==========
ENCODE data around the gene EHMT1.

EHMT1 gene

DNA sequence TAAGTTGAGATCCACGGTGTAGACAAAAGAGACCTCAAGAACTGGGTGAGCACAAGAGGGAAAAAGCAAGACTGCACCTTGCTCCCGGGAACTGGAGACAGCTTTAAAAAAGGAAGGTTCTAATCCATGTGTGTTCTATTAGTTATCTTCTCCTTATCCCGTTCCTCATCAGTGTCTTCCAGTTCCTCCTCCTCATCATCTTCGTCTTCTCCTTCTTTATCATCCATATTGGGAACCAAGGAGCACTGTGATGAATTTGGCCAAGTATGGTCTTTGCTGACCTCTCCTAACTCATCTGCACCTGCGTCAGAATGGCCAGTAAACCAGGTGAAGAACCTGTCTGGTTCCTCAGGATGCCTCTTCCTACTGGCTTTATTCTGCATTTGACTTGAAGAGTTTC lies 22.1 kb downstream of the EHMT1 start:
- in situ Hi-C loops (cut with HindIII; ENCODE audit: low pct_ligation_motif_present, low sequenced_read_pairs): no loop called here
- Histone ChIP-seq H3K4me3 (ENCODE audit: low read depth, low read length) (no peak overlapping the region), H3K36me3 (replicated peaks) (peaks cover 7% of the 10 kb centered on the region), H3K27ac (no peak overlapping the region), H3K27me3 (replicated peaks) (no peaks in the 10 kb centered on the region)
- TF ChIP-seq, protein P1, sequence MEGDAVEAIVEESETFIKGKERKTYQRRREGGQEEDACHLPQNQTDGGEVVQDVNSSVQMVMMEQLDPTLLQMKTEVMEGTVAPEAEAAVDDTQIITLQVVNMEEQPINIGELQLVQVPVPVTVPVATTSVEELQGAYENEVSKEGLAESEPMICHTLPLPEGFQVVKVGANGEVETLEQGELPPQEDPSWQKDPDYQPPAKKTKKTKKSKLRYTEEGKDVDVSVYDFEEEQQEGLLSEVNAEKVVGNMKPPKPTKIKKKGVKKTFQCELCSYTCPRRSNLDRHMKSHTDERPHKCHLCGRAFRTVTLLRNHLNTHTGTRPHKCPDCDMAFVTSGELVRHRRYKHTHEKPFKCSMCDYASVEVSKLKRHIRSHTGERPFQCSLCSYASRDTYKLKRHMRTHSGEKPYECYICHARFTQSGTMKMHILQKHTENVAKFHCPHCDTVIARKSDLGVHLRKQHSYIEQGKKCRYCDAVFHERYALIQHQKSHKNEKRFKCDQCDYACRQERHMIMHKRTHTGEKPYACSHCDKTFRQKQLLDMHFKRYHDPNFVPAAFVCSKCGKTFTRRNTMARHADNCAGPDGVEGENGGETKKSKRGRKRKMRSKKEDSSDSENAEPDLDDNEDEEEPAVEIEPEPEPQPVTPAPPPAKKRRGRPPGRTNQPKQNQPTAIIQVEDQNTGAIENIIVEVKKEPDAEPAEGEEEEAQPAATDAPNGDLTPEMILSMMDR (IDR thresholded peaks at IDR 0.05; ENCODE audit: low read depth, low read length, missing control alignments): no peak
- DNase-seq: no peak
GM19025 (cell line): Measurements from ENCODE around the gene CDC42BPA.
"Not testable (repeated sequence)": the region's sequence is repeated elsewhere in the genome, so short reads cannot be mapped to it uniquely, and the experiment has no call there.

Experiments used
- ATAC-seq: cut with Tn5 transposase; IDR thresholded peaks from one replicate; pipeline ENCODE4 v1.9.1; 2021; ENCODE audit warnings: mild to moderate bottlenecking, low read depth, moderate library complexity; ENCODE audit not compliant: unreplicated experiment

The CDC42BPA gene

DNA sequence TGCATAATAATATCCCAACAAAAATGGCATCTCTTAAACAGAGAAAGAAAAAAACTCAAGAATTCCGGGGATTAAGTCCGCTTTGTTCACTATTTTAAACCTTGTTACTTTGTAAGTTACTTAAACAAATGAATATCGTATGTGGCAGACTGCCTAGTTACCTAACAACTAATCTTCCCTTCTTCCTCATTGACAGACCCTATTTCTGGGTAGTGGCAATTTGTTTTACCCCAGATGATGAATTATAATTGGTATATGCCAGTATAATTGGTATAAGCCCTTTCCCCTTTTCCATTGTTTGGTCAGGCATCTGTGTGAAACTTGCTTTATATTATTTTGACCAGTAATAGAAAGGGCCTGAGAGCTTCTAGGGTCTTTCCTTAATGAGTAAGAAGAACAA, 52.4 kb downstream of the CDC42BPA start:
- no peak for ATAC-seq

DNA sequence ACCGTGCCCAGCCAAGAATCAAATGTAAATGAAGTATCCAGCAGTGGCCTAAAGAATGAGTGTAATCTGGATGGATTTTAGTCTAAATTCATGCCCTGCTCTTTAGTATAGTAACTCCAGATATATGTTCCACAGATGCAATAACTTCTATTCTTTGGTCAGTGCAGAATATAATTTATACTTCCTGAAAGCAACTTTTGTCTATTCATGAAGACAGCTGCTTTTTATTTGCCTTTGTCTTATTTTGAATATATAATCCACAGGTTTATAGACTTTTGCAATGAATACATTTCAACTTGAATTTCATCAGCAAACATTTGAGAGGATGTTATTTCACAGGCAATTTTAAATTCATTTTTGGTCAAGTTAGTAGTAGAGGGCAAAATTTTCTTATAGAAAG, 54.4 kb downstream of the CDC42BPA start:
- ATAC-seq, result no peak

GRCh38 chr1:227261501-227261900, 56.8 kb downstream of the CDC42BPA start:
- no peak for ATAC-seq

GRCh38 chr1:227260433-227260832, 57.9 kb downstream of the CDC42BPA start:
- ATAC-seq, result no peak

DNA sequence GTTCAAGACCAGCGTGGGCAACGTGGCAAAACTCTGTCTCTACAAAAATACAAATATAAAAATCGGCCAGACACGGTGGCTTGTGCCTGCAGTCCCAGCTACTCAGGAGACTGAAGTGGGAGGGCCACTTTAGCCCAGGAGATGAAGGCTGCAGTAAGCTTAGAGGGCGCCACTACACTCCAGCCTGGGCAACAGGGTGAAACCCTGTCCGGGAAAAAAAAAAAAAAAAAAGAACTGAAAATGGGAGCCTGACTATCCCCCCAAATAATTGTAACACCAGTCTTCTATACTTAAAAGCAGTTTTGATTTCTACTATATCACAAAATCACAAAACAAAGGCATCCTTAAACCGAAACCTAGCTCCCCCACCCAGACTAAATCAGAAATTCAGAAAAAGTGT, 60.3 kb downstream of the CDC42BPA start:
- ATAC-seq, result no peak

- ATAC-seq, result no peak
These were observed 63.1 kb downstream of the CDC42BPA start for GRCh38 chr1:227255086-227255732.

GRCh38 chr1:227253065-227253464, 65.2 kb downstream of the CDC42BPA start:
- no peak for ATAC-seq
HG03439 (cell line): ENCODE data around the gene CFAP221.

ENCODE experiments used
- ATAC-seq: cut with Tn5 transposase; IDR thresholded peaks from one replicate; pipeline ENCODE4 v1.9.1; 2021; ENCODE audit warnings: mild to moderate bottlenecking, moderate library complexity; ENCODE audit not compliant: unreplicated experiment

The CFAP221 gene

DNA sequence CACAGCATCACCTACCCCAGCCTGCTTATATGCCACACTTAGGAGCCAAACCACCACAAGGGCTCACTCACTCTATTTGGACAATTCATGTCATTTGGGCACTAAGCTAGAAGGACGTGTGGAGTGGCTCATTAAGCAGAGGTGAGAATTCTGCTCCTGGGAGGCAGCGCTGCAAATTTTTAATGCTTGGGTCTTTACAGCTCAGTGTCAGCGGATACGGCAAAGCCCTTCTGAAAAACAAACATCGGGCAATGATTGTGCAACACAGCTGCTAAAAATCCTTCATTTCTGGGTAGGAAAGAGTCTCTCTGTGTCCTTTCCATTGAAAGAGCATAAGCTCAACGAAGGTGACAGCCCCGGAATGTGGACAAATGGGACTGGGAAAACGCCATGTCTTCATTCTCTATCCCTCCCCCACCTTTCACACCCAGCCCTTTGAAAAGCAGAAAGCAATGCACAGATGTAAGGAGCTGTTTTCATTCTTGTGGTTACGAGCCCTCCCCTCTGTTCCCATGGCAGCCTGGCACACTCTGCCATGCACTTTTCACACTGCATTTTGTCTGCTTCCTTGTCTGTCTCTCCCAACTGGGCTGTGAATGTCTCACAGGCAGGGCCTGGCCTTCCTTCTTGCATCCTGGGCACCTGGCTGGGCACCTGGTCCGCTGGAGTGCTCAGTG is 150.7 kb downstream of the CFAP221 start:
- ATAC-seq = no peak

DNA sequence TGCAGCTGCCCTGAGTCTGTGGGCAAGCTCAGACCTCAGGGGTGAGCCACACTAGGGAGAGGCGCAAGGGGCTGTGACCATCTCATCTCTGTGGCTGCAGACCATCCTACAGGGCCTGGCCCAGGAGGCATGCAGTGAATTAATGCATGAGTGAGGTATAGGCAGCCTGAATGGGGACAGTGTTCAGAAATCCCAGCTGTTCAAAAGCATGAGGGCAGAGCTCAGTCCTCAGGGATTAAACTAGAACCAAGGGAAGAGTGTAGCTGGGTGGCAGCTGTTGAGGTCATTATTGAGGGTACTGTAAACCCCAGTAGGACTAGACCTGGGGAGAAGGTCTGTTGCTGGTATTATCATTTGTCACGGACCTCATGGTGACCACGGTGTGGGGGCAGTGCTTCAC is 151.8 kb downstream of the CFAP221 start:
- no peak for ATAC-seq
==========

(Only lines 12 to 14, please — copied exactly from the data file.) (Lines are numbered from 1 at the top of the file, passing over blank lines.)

The CDC42BPA gene

DNA sequence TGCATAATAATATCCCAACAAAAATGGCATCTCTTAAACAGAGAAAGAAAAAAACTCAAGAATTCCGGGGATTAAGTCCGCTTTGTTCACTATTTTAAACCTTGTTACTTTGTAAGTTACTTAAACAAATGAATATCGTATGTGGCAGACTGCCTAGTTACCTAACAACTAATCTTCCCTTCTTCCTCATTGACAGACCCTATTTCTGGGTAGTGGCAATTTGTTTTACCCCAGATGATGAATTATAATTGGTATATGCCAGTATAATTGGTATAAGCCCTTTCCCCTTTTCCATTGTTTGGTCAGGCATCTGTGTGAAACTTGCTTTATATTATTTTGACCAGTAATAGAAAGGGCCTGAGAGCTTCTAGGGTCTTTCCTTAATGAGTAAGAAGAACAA, 52.4 kb downstream of the CDC42BPA start:
- no peak for ATAC-seq